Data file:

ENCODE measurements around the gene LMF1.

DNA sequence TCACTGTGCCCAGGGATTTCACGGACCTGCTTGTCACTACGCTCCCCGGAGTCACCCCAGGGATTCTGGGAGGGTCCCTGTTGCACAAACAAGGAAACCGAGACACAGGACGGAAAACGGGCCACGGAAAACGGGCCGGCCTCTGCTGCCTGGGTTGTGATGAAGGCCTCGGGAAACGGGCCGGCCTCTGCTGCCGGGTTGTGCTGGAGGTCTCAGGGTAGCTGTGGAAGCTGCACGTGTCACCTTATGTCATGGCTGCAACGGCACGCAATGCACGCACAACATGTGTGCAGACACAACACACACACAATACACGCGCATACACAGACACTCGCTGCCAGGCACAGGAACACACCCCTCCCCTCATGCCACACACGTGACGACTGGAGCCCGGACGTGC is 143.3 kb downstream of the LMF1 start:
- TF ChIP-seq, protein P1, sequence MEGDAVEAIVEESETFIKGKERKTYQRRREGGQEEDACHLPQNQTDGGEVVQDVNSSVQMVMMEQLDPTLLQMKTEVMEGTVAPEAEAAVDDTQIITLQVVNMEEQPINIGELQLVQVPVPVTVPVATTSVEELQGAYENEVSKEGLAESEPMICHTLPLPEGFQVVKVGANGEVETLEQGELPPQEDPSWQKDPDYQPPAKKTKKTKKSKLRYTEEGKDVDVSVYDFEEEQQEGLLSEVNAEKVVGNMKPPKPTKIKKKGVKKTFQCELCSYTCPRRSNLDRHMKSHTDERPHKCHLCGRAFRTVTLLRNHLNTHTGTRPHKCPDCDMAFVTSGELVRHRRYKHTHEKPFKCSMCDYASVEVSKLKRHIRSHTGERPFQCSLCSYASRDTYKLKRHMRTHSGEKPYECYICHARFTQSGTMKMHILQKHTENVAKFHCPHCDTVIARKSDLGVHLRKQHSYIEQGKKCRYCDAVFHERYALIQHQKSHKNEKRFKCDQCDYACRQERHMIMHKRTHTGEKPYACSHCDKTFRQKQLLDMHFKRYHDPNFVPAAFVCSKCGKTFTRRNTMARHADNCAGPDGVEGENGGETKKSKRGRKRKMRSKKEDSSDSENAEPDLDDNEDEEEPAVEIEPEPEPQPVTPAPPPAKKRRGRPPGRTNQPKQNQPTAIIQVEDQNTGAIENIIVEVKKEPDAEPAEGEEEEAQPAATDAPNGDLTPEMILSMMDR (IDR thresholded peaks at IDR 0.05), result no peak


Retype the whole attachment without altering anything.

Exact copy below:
ENCODE measurements around the gene LMF1.

DNA sequence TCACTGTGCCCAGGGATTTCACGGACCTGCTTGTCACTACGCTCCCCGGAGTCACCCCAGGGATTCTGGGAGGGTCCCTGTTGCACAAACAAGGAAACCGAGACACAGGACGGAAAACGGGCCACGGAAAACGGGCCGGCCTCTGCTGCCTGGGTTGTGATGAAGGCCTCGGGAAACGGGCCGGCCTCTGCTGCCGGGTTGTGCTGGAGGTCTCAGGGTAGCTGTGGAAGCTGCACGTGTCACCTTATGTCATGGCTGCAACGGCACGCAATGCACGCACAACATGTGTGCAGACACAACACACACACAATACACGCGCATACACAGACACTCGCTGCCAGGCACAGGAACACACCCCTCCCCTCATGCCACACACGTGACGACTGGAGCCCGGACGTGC is 143.3 kb downstream of the LMF1 start:
- TF ChIP-seq, protein P1, sequence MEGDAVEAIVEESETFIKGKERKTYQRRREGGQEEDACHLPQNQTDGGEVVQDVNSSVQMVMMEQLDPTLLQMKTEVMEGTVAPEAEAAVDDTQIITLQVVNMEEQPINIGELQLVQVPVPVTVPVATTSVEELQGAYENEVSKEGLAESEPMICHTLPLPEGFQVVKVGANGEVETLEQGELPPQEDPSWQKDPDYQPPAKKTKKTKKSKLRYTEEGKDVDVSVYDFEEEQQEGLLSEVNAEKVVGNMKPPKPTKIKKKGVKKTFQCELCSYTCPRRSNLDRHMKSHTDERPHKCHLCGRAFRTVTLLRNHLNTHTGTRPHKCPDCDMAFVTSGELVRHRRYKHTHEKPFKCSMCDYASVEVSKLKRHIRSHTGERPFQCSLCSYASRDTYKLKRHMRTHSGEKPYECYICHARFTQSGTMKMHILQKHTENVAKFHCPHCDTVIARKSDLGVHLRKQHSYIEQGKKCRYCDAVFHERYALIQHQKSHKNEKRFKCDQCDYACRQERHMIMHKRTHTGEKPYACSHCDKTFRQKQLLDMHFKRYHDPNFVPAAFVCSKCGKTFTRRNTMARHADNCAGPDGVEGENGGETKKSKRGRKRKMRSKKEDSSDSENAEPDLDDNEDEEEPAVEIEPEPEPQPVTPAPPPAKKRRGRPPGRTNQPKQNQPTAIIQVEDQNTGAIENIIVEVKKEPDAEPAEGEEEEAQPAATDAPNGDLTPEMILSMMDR (IDR thresholded peaks at IDR 0.05), result no peak